..., r_(n1) + r_1) (15.1)
where p_n corresponds to no cut, and the other
n 1 values r_i + r_(ni) correspond to cuts
at i. Thus to maximize r_n, we maximize the
independent subproblems r_i and r_(ni)  the
optimal substructure property. We simplify
the analysis by assuming the rod to the left
of i has no further cuts; only the rod to the
right may be cut again. This simplification
reduces the problem to finding a solution to
only one subproblem. So any decomposition has
a cost p_i for the left rod and r_(ni) for
the revenue of the decomposed right rod. So
if we use the entire rod, i = n, and we let
r_0 = 0, thus obtaining the simpler formula,
which is Step 1 of dynamic programming:
r_n = max ( p_i + r_(ni) ) (15.2)
i <= i <= n
Recursive topdown implementation (Step 2)
CUT_ROD(p, n)
1 if n == 0
2 return 0
3 q = inf
4 for i = 1 to n
5 q = max(q, p[i] + CUT_ROD(p, n  i) )
6 return q
CUT_ROD has array p[1..n] of prices 15.1.4
and n as arguments, and returns the maximum
value of the revenue. It can be proved to be
correct by using formula (15.2).
However, CUT_ROD inefficiently calls itself
repeatedly on small inputs. Figure 15.3 (on
page 364) shows what happens when n = 4:
____________(4)____
/  \ \
/  \ \
(3) (2) (1) (0)
__/  \ / \ 
/  \   
(2) (1) (0) (1) (0) (0)
/ \  
(1) (0) (0) (0)

(0)
The number of calls is given by: T(0) = 1 and
n1
T(n) = 1 + Sum T(j)
j=0
which has the solution T(n) = 2^n (as Exercise
15.11 asks you to prove).
Using dynamic programming for optimal 15.1.5
rod cutting
For Step 3: we solve each subproblem once,
saving the result in a table, looking it up
when we need it in the future. The memory for
the table is an example of a timespace trade
off. A dynamic programming solution runs in
polynomial time if the number of distinct
subproblems is polynomial in n and each
subproblem is solvable in polynomial time.
Dynamic programming is implemented in 2 ways:
(1) topdown with memoization, in which the
the procedure first sees if a subproblem has
been solved: if so, it is looked up from the
table; if not, it is computed and put in the
table. Such a procedure has been "memoized".
(2) bottomup, which solves the smallest
subproblems first, working up to the larger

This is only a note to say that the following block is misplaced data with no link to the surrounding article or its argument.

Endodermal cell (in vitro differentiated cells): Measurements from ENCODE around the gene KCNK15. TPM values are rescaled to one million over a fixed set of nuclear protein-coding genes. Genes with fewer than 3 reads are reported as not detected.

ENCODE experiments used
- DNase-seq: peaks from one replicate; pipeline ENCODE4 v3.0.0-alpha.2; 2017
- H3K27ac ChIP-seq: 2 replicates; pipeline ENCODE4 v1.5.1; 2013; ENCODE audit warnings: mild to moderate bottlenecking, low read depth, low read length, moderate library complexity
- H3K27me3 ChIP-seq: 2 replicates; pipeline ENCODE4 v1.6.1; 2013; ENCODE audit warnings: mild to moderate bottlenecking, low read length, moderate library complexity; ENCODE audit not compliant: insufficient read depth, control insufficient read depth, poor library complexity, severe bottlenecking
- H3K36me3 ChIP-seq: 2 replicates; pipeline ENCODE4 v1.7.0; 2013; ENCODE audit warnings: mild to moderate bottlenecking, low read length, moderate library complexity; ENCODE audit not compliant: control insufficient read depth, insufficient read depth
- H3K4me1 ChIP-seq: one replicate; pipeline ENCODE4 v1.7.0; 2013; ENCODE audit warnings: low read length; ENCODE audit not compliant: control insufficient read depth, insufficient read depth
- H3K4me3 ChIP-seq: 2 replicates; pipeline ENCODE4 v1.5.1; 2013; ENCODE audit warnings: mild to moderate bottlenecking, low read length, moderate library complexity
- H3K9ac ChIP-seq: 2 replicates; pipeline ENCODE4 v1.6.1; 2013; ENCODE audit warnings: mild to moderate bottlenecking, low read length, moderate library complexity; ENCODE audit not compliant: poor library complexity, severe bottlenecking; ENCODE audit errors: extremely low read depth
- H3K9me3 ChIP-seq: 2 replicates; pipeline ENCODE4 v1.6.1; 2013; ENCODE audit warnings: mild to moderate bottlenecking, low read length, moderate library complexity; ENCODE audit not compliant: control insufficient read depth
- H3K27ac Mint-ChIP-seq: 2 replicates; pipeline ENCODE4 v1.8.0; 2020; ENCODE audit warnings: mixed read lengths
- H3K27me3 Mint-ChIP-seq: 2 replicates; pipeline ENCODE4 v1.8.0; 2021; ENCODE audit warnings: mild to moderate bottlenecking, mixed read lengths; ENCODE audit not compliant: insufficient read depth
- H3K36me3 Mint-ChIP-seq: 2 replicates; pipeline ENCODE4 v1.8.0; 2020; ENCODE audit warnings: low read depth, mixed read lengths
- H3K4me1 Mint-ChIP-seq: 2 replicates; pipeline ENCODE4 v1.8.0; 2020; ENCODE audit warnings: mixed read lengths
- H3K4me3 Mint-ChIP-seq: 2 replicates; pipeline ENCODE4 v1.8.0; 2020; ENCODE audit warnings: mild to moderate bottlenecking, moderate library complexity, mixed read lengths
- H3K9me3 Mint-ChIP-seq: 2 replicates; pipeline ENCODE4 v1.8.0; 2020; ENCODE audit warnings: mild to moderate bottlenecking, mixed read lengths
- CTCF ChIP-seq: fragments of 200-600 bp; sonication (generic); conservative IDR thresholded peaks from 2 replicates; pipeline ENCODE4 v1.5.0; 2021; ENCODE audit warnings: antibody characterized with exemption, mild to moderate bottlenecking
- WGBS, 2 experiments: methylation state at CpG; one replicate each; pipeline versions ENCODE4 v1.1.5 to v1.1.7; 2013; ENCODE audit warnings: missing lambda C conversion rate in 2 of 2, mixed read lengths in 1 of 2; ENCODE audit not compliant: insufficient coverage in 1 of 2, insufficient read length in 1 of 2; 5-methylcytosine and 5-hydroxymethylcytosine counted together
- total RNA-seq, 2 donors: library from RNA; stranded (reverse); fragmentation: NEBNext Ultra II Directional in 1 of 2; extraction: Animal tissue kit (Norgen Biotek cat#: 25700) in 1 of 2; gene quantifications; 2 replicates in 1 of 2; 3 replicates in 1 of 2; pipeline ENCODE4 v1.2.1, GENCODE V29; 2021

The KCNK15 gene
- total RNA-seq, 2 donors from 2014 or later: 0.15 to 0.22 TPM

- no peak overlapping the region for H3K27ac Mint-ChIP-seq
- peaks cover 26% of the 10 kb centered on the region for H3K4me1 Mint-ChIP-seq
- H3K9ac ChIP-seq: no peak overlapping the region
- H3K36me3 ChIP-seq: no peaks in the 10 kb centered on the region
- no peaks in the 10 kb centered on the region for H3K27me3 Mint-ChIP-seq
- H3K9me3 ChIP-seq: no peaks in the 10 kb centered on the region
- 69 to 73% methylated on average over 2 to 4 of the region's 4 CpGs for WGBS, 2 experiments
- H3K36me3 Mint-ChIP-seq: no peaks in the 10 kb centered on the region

subproblems. Again, each subproblem is only
solved once.
They have the same asymptotic running time,
except in rare cases where the topdown does
not recurse to all subcases. Otherwise the
bottomup approach has better constant factors
due to less overhead for recursive calls.
MEMOIZEDCUTROD(p,n) 15.1.6
1 let r[0..n] be a new array
2 for i = 0 to n
3 r[i] = infinity
4 return MEMOIZEDCUTROD_AUX(p,n,r)
MEMOIZEDCUTROD_AUX(p,n,r)
1 if r[n] >= 0
2 return r[n]
3 if n == 0
4 q = 0
5 else q = infinity
6 for i = 1 to n
7 q = max(q, p[i] +
MEMOIZEDCUTROD_AUX(p,ni,r))
8 r[n] = q
9 return q
This is just the memoized version of CUT_ROD.
The bottomup version is even simpler:
BOTTOMUPCUTROD(p,n)
1 let r[0..n] be a new array
2 r[0] = 0
3 for j = 1 to n
4 q = infinity
5 for i = 1 to j
6 q = max( q, p[i] + r[ji] )
7 r[j] = q
8 return r[n]
Due to the nested forloops, this runs in
Theta(n^2) time. It is harder to see, but
MEMOIZEDCUTROD also runs in Theta(n^2) time.
Subproblem graphs 15.1.7
We should understand the set of subproblems
and how they depend on one another. This is
embodied in the subproblem graph. Figure 15.4
(page 367)shows the subproblem graph for the
rodcutting problem when n = 4:
_(4)
///
/// V
/ (3)
 \ \\
  \V \\
  (2)
 \ / 
 X  /
 / \V/ 
\ \ (1) 
\ \  /
\_\V/
(0)
There is an edge from x to y if finding an
optimal solution to x depends on finding one
for y. The subproblem graph is a "reduced" or
"collapsed" version of the topdown recursion
tree: so Figure 15.4 is the reduded version of
Figure 15.3. In the bottomup method, we go
back up the graph in a "reverse topological